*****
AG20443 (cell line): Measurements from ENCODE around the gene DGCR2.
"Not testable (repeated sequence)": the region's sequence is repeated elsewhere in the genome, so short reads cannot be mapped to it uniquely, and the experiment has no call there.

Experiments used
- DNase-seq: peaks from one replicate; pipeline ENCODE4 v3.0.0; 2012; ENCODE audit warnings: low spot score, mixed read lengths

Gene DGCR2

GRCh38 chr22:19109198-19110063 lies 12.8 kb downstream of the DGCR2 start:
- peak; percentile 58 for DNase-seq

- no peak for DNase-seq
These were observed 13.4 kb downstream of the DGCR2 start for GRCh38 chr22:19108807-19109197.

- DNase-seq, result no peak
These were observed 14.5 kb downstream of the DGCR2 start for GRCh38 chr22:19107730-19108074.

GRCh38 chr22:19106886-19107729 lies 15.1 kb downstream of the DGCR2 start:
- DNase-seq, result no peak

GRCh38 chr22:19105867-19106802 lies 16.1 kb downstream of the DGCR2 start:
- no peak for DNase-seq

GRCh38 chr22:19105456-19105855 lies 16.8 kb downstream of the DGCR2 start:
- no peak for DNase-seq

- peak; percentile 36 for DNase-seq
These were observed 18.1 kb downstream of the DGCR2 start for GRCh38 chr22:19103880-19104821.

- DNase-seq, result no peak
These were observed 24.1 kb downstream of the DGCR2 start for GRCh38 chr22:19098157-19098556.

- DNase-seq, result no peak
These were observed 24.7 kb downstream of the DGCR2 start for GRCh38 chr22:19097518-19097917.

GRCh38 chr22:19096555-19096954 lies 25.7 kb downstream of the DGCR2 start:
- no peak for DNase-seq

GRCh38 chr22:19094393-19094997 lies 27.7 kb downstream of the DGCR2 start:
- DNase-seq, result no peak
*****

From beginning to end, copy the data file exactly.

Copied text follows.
AG20443 (cell line): Measurements from ENCODE around the gene DGCR2.
"Not testable (repeated sequence)": the region's sequence is repeated elsewhere in the genome, so short reads cannot be mapped to it uniquely, and the experiment has no call there.

Experiments used
- DNase-seq: peaks from one replicate; pipeline ENCODE4 v3.0.0; 2012; ENCODE audit warnings: low spot score, mixed read lengths

Gene DGCR2

GRCh38 chr22:19109198-19110063 lies 12.8 kb downstream of the DGCR2 start:
- peak; percentile 58 for DNase-seq

- no peak for DNase-seq
These were observed 13.4 kb downstream of the DGCR2 start for GRCh38 chr22:19108807-19109197.

- DNase-seq, result no peak
These were observed 14.5 kb downstream of the DGCR2 start for GRCh38 chr22:19107730-19108074.

GRCh38 chr22:19106886-19107729 lies 15.1 kb downstream of the DGCR2 start:
- DNase-seq, result no peak

GRCh38 chr22:19105867-19106802 lies 16.1 kb downstream of the DGCR2 start:
- no peak for DNase-seq

GRCh38 chr22:19105456-19105855 lies 16.8 kb downstream of the DGCR2 start:
- no peak for DNase-seq

- peak; percentile 36 for DNase-seq
These were observed 18.1 kb downstream of the DGCR2 start for GRCh38 chr22:19103880-19104821.

- DNase-seq, result no peak
These were observed 24.1 kb downstream of the DGCR2 start for GRCh38 chr22:19098157-19098556.

- DNase-seq, result no peak
These were observed 24.7 kb downstream of the DGCR2 start for GRCh38 chr22:19097518-19097917.

GRCh38 chr22:19096555-19096954 lies 25.7 kb downstream of the DGCR2 start:
- no peak for DNase-seq

GRCh38 chr22:19094393-19094997 lies 27.7 kb downstream of the DGCR2 start:
- DNase-seq, result no peak